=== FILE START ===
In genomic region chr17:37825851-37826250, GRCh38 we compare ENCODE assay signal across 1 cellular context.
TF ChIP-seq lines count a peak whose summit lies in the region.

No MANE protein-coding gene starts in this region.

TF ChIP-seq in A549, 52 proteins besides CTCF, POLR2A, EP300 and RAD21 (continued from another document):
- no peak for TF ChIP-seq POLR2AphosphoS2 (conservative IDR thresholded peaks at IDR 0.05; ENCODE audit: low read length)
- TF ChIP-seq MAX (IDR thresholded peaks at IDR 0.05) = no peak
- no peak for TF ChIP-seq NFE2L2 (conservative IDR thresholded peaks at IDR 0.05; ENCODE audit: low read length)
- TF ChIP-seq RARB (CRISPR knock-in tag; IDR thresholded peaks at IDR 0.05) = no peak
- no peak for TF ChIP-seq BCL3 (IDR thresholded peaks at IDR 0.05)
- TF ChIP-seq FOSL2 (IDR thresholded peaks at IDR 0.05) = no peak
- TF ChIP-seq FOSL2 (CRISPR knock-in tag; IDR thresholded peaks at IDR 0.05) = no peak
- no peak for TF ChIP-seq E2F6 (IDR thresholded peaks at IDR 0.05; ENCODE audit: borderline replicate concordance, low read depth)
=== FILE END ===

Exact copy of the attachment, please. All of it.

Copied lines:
In genomic region chr17:37825851-37826250, GRCh38 we compare ENCODE assay signal across 1 cellular context.
TF ChIP-seq lines count a peak whose summit lies in the region.

No MANE protein-coding gene starts in this region.

TF ChIP-seq in A549, 52 proteins besides CTCF, POLR2A, EP300 and RAD21 (continued from another document):
- no peak for TF ChIP-seq POLR2AphosphoS2 (conservative IDR thresholded peaks at IDR 0.05; ENCODE audit: low read length)
- TF ChIP-seq MAX (IDR thresholded peaks at IDR 0.05) = no peak
- no peak for TF ChIP-seq NFE2L2 (conservative IDR thresholded peaks at IDR 0.05; ENCODE audit: low read length)
- TF ChIP-seq RARB (CRISPR knock-in tag; IDR thresholded peaks at IDR 0.05) = no peak
- no peak for TF ChIP-seq BCL3 (IDR thresholded peaks at IDR 0.05)
- TF ChIP-seq FOSL2 (IDR thresholded peaks at IDR 0.05) = no peak
- TF ChIP-seq FOSL2 (CRISPR knock-in tag; IDR thresholded peaks at IDR 0.05) = no peak
- no peak for TF ChIP-seq E2F6 (IDR thresholded peaks at IDR 0.05; ENCODE audit: borderline replicate concordance, low read depth)